It’s not only banks that are getting in on the action. Fintech companies are taking advantage of flexible issue processing platforms to innovate with their own new wearables. Take bracelets by jewellery brand Armillion for example, payment-enabled by GPS Apex. These luxe accessories also allow secure access to your home and office, detecting your movements so they can lock and unlock all the doors for you. Like the Halo and other wearable payment devices, Armillion never needs charging. That’s another major advantage of using a wearable payment device over a smartphone or smartwatch, especially in an emergency situation.

Flexible & Fashion-Forward

Basic wearables are often inexpensive to make and can be incredibly robust. It’s no surprise, then, that the technology is being adopted by major conglomerates like Disney for use at their resorts. At Disney World, residents of the resort can use their MagicBand to pay for food and merchandise. The payment-enabled bracelet also works as a hotel room key and a check-in device. Similarly, American Express launched the Amex Band to allow their members to make payments at the 2018 US Open.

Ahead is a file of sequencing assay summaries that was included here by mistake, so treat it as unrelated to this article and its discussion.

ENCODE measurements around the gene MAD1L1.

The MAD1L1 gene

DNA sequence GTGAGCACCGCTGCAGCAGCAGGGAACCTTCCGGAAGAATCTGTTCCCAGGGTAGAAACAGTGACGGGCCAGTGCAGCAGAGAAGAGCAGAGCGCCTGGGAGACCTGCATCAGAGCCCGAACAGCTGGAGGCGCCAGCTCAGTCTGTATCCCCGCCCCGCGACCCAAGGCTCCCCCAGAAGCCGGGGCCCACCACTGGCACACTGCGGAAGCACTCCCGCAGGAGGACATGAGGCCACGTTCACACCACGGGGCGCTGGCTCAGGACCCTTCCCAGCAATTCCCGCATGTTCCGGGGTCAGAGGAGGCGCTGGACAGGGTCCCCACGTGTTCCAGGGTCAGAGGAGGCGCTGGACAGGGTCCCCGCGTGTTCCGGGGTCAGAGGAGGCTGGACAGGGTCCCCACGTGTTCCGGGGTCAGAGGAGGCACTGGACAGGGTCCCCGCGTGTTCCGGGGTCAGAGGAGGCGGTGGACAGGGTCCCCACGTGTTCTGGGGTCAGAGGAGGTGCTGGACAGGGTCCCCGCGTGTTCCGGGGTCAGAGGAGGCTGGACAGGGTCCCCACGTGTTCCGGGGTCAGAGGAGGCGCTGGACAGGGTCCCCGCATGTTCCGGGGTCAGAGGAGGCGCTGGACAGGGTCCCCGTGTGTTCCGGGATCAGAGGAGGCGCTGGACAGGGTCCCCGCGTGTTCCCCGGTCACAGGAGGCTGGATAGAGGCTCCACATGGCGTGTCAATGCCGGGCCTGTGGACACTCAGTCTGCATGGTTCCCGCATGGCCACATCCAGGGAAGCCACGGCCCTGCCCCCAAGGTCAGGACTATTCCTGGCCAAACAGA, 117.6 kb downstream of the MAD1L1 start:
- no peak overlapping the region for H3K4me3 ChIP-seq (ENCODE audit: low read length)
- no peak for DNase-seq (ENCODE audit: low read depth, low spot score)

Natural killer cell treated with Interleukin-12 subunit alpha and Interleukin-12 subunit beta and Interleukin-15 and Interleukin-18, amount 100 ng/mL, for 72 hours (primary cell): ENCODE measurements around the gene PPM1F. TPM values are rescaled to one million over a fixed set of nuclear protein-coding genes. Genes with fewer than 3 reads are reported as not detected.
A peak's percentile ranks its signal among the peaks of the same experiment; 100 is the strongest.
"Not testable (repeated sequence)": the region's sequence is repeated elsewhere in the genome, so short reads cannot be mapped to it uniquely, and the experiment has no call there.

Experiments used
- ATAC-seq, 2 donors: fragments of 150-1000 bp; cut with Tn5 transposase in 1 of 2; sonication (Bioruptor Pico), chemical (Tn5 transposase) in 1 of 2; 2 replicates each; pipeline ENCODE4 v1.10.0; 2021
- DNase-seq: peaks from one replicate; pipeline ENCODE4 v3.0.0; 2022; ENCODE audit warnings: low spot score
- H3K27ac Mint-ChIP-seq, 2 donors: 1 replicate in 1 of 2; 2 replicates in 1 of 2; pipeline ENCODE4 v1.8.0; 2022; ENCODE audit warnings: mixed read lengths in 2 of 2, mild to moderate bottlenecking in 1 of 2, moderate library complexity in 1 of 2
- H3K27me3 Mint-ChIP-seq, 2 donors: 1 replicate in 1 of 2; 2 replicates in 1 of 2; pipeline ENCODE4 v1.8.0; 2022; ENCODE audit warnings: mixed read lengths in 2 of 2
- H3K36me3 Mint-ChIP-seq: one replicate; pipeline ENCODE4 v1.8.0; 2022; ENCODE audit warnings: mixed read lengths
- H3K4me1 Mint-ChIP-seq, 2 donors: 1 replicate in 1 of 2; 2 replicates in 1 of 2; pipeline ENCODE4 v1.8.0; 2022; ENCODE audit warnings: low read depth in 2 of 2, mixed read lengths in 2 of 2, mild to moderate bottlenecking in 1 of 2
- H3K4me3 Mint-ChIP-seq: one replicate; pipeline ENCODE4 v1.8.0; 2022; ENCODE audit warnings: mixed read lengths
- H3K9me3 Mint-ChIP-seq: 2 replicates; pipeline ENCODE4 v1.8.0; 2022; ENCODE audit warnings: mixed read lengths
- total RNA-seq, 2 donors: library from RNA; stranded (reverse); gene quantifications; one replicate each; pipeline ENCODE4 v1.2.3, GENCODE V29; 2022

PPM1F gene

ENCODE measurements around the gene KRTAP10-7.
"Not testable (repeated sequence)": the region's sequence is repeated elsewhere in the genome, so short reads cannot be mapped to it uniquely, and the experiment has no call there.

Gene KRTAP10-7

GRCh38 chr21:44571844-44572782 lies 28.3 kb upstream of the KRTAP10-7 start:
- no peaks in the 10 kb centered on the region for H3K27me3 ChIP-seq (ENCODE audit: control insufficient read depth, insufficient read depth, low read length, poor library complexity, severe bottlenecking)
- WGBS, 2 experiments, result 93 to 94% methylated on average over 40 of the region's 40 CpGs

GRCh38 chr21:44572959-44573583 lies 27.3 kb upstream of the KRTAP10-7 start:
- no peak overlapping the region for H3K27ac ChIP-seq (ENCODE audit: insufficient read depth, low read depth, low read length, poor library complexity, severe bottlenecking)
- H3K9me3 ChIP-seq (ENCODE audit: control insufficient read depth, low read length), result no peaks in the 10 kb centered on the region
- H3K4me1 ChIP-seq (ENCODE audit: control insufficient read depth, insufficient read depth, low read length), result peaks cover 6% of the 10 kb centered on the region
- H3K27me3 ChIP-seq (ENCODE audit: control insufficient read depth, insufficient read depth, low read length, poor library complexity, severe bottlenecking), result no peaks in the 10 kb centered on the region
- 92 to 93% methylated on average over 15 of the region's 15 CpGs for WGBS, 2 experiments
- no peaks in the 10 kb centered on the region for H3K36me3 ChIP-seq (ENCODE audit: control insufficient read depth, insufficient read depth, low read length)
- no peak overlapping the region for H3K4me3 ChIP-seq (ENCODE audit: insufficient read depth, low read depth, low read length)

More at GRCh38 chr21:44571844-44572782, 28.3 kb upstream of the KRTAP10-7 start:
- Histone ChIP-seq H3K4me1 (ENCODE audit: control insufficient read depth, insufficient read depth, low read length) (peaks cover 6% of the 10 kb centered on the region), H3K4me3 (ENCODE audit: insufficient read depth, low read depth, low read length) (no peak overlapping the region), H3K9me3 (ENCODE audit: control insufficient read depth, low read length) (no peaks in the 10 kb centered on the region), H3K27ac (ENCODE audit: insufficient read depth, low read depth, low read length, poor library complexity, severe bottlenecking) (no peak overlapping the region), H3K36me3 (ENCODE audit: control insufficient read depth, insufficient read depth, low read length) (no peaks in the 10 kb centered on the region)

Barclaycard’s bPay, meanwhile, is seizing on the fashionable potential of wearable payments devices. bPay has collaborated with Topshop to create fun, colourful bracelets, keyrings and stickers, designed to capture the attention of the young adult market. Never one to be left out, Visa is following the lead of companies like Armillion to launch a line of stylish, high-end payment-enabled jewellery in collaboration with Folli Follie and Links of London. These are soon to be seen on the wrists of early-adopters in Greece, where the line will first be launched.

Keeping Wearable Payments Safe